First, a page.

• Spend time developing a vocabulary of words that really communicate what your work is all about. Build on that to write an excellent artist's statement. Having command of language that describes your work when you talk or write about it makes it easier for a potential collector to enter into your work and feel a connection with it. That connection is often the tipping point for a sale.

  • Explore the many avenues available to sell your work directly. On-line sites, open studio shows, art fairs, alternative spaces, auctions and so much more are available to you. Do your homework and find out what's right for you.

3. Collectors

This is a BIG one. Every artists wants collectors who are moved by their paintings, love them, connect with you, buy a painting, tell friends about your work and most importantly come back for more.

  • First, you need to figure out who your ideal collector is. What are they like, why would your work resonate with them.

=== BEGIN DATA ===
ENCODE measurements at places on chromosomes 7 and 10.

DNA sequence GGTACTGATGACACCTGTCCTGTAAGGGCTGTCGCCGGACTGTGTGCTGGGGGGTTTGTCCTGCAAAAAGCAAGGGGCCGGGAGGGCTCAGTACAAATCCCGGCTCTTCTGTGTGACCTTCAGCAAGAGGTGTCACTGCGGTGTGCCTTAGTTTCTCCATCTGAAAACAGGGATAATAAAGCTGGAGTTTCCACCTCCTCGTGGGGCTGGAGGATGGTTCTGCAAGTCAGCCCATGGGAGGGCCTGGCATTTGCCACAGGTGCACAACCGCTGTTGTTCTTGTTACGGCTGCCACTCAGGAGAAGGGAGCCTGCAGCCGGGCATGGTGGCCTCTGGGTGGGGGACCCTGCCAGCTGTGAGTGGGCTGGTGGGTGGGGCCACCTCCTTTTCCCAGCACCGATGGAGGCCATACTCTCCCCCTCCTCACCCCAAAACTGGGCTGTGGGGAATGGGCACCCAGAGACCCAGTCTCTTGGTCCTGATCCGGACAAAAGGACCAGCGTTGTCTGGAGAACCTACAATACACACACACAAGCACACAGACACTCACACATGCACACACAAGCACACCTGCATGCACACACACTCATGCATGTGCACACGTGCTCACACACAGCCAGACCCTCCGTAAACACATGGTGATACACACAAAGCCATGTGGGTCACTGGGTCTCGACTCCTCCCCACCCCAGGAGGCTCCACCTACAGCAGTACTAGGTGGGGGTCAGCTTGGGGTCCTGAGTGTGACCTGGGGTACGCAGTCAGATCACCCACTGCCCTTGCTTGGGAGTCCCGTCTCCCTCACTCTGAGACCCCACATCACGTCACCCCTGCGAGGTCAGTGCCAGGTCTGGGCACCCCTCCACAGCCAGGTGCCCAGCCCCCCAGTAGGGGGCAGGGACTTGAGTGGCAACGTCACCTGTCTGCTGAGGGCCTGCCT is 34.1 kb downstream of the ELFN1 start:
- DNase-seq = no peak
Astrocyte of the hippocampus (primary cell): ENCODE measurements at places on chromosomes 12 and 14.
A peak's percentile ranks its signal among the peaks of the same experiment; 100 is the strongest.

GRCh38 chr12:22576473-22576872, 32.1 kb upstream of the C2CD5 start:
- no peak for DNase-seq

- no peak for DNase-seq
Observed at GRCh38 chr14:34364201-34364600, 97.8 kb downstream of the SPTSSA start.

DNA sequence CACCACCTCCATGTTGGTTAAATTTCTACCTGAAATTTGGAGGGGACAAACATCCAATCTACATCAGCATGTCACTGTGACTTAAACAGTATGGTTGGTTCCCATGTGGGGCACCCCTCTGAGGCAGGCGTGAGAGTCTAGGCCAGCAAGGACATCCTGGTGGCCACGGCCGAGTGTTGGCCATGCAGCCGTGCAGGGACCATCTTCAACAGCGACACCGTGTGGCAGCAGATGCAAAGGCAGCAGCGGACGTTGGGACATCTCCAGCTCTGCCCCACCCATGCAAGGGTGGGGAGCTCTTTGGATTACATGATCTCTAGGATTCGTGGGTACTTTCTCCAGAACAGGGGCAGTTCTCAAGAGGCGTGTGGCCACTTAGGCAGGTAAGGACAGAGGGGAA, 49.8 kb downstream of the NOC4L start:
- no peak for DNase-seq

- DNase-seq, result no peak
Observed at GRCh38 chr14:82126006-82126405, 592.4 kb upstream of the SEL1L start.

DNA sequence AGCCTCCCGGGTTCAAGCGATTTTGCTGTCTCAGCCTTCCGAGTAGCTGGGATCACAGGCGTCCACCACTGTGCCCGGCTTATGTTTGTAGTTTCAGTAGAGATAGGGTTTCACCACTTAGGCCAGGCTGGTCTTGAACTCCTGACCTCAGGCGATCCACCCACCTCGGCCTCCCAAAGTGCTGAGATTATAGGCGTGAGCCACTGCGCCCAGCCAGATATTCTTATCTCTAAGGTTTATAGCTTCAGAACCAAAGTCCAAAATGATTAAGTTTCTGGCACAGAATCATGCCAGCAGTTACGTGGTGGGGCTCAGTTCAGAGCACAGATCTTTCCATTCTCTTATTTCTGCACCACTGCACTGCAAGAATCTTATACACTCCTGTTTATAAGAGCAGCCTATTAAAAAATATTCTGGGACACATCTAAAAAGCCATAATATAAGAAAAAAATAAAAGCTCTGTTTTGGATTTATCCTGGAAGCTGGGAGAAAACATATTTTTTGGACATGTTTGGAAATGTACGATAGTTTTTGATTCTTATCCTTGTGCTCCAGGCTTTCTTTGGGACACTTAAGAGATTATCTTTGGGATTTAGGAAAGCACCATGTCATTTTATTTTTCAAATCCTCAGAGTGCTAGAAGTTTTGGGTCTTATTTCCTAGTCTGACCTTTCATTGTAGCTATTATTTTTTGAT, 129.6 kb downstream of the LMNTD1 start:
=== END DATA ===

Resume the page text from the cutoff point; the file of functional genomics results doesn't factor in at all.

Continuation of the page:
• Second, you need to be able to find ways and places to connect and communicate with them.

  • Third, once they've purchased a painting you need to cultivate a long term relationship with them, using your newsletter, mailing list and any other means at your disposal like holiday cards and handwritten notes from time to time.

This aspect is so important to your long term success I'm going to refer you to Alyson Stanfield, The ArtBiz Coach, author of I'd Rather Be in the Studio! She has a wonderful program, Cultivating Collectors, which I think you will find very helpful for this part of your plan.

You can check out this resource by using my affiliate link HERE

The old year is quickly slipping away and it's time to face the New Year with a plan in hand for success! You can do it, make this year your best yet by pushing some of your creative flow into your business and marketing efforts!


AutumnLeaves said...

What a great and informative post! I hope that one day these things become things for me to worry about. Right now, I'm just trying to indulge in my love for art and learn new things en route.

Diane Hoeptner (hep-ner) said...

AWESOME post, Jan. Great big THANKS!!!!